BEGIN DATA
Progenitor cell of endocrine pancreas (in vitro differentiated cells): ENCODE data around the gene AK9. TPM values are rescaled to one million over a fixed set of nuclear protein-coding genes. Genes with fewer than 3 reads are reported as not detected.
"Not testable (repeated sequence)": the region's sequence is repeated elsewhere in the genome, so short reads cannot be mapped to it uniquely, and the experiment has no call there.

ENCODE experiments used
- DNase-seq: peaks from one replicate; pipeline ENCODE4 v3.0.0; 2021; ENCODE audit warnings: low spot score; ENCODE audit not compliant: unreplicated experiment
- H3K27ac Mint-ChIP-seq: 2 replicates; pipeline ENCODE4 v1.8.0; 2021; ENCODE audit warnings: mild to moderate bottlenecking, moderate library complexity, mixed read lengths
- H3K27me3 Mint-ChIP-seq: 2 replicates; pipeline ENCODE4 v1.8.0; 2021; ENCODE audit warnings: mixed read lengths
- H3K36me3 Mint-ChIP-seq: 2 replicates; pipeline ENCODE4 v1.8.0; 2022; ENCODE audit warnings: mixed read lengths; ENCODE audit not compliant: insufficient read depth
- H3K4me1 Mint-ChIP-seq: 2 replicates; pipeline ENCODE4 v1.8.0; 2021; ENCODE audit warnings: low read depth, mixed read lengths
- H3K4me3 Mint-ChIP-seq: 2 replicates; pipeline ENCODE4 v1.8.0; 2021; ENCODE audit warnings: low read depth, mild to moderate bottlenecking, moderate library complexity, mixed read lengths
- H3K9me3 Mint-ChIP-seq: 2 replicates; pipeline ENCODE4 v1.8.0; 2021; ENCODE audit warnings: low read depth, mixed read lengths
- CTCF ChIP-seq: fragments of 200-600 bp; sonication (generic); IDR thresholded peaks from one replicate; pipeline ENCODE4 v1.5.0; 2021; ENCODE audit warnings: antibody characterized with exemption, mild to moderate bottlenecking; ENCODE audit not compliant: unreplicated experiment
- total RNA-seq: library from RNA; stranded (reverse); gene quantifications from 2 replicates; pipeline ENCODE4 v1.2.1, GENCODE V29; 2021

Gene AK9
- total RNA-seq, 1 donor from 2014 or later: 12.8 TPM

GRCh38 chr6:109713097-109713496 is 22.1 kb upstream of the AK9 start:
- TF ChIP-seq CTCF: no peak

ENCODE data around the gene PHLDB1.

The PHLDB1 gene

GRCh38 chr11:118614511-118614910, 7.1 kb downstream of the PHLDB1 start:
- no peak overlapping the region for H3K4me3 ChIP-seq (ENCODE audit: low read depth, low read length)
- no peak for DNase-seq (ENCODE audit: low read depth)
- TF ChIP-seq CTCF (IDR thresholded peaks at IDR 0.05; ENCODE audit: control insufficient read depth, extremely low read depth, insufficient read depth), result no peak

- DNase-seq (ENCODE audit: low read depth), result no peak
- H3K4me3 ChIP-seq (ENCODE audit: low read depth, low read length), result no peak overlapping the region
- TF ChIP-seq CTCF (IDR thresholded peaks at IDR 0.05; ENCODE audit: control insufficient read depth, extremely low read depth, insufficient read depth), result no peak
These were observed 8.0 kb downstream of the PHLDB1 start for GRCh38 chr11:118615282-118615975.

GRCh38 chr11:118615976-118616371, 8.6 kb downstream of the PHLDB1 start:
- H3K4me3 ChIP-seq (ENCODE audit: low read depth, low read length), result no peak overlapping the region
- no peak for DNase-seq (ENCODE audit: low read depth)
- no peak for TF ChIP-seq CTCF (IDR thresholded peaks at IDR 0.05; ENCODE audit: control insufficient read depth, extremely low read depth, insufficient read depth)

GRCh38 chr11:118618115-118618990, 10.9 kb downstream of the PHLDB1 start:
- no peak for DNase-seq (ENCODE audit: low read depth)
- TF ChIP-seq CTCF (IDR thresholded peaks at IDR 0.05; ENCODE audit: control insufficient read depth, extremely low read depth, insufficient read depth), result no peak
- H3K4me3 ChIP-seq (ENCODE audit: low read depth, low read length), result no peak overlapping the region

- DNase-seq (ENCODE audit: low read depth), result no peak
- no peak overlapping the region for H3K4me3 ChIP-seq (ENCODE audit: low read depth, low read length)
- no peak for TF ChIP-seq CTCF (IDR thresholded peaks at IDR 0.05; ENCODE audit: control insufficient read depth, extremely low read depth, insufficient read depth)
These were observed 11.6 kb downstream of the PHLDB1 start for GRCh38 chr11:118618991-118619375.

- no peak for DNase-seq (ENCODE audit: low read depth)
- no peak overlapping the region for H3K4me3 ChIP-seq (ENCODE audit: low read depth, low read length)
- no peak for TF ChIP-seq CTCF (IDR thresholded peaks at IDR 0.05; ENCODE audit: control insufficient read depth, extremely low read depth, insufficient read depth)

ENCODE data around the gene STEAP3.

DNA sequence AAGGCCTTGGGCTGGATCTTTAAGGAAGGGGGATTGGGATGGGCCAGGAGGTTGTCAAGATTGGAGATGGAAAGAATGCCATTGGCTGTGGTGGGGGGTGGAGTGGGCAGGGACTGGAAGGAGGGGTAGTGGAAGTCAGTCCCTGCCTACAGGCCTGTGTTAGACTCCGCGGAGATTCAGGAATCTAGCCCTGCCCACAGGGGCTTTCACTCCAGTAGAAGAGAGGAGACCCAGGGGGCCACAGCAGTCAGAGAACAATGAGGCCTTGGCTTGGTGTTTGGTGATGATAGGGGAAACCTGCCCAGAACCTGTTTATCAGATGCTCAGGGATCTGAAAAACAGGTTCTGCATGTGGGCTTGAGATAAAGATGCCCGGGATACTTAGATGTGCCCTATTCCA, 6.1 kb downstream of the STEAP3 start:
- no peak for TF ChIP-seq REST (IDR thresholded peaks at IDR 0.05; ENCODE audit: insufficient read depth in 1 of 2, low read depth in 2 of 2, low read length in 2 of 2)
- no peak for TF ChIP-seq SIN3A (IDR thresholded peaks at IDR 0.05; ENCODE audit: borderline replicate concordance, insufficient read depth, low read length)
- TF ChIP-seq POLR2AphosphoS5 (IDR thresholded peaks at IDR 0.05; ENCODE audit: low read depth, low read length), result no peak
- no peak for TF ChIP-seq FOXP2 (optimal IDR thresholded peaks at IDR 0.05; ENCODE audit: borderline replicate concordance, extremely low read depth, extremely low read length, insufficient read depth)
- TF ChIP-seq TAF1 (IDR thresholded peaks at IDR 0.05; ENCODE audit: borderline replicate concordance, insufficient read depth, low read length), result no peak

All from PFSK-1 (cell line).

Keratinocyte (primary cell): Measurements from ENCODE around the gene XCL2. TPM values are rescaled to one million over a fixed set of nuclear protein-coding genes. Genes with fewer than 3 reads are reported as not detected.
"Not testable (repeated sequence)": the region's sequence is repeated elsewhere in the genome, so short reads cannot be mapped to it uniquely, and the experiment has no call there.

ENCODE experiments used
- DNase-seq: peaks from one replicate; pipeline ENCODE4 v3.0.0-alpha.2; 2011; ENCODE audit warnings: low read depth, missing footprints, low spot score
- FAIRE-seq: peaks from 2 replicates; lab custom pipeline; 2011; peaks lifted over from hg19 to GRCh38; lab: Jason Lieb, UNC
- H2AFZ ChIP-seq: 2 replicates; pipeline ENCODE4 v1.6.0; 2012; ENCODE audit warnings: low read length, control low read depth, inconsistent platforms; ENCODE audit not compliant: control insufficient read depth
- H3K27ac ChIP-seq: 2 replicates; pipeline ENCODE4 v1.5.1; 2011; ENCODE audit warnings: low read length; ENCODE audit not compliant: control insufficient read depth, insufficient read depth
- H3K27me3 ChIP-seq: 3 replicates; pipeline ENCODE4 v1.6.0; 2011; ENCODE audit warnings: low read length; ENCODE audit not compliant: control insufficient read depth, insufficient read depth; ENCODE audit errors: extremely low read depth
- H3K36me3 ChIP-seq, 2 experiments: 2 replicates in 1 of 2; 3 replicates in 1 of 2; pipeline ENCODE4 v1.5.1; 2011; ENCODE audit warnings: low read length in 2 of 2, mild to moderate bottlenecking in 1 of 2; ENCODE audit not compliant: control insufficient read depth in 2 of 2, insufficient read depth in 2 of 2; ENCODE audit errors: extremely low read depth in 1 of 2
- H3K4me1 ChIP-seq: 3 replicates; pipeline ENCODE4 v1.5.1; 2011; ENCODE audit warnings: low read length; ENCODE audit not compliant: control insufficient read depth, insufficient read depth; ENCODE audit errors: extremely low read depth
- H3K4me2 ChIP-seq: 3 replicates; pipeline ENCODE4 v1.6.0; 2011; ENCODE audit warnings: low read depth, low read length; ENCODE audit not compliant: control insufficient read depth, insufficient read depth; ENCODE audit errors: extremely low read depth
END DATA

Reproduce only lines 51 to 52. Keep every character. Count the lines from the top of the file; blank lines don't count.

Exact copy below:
"Not testable (repeated sequence)": the region's sequence is repeated elsewhere in the genome, so short reads cannot be mapped to it uniquely, and the experiment has no call there.

ENCODE experiments used